New Delhi: Kerala and Mizoram top the list of States, with 100% of households which do not practise open defecation, while Uttar Pradesh and Bihar are at the bottom of the rankings, with less than 44% of such households, The Hindu ’s analysis of the raw data generated by a government-commissioned survey finds.
Sixty-eight per cent of rural households in India say that all their members use the toilet whenever required, meaning they do not practise open defecation at all, the National Annual Rural Sanitation Survey (NARSS) 2017-18 revealed. NARSS announced its results this week, three and a half years after the launch of the Swacch Bharat Abhiyan. The provisional summary report of the survey found that 77% of all rural households now have access to toilets, and that 93.4% of those who had access to toilets used them regularly. NARSS protocol says that “a household will be considered as practising open defecation unless all the members of that household use the toilet 100% of the time.” The Hindu ’s analysis shows that 68% of households across the country now meet this criterion.
The survey was conducted by a third-party agency Kantar Public, as a requirement by the World Bank to begin payout on its $1.5 billion loan to the Swacch Bharat Abhiyan-Gramin, according to the survey report. It involved a survey of 92,040 households in 6,136 villages across the country between mid-November 2017 and mid-March 2018.
Now that the first survey is complete, the World Bank has disbursed $147.5 million as the first tranche of the loan, two years after the deal was signed, a Bank spokesperson said.
“The analysis from the NARSS will also set the baseline values for the three progress indicators against which the World Bank will release or disburse funds in the future,” said the spokesperson, adding that each State will receive incentive-grants based on its progress in achieving and sustaining sanitation outcomes, including the open defecation free(ODF) status.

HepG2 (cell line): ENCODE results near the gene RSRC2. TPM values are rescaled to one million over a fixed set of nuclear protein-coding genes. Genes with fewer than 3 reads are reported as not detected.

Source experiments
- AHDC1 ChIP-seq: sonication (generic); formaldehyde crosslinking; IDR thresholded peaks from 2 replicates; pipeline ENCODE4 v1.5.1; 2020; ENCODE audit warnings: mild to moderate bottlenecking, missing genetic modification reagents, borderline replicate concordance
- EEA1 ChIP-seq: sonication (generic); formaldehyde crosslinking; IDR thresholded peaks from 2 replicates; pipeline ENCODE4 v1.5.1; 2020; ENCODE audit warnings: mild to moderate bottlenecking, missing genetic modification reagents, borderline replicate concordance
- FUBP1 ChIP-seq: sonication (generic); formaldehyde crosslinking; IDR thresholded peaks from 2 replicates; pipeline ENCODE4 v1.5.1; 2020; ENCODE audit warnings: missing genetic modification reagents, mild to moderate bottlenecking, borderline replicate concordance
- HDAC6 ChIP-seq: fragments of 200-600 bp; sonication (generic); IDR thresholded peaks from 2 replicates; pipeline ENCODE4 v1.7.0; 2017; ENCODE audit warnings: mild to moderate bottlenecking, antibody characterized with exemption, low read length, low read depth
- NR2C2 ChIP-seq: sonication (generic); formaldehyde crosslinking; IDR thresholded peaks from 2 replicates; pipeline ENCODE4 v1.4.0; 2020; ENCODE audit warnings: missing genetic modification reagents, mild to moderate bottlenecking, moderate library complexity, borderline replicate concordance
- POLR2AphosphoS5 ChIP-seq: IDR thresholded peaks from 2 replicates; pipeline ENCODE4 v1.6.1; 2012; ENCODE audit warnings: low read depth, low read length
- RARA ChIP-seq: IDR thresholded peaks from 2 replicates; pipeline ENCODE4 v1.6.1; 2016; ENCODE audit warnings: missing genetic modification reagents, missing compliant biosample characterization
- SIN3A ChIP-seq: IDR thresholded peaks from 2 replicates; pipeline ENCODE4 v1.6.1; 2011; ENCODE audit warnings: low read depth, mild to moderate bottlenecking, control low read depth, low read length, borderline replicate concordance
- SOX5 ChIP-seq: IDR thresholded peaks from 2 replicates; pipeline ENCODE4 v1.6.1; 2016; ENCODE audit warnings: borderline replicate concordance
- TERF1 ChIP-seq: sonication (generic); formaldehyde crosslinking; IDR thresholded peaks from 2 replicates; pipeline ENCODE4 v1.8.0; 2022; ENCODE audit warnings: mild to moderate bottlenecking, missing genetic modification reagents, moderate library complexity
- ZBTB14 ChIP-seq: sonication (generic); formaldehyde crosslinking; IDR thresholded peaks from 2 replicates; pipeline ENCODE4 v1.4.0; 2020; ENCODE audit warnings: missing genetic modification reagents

The NARSS will now be conducted every year.
In a review in October 2017, the World Bank had said, “The disbursement of the program is considerably delayed due to delay in selection of the Independent Verification Agency.” Overall implementation progress was “moderately unsatisfactory”, and the project’s risk rating was “substantial”, according to the review.
“This is an elaborate survey and there were a lot of quality measures, checks and balances in place even before the survey began,” said the Ministry of Drinking Water and Sanitation, in an official response to The Hindu ’s questions.
The survey’s findings confirmed the government’s data on ODF villages, with 95.6% of the villages declared ODF confirmed to be so, said the Ministry. “This shows that there is a close congruence between the data available with us and the situation on the ground,” it said. While only 20% of villages are declared ODF so far, “many of the remaining 80% villages were also found to have 100% access and usage of toilets during the survey”, it said.
For communities, ODF status is defined by “no visible faeces found in the environment/village; and every household as well as public/community institutions using a safe technology option for disposal of faeces.”
Access to toilets is defined as “households having access to a toilet that they own or having access to a shared toilet which can be used by multiple families or have access to a community toilet.”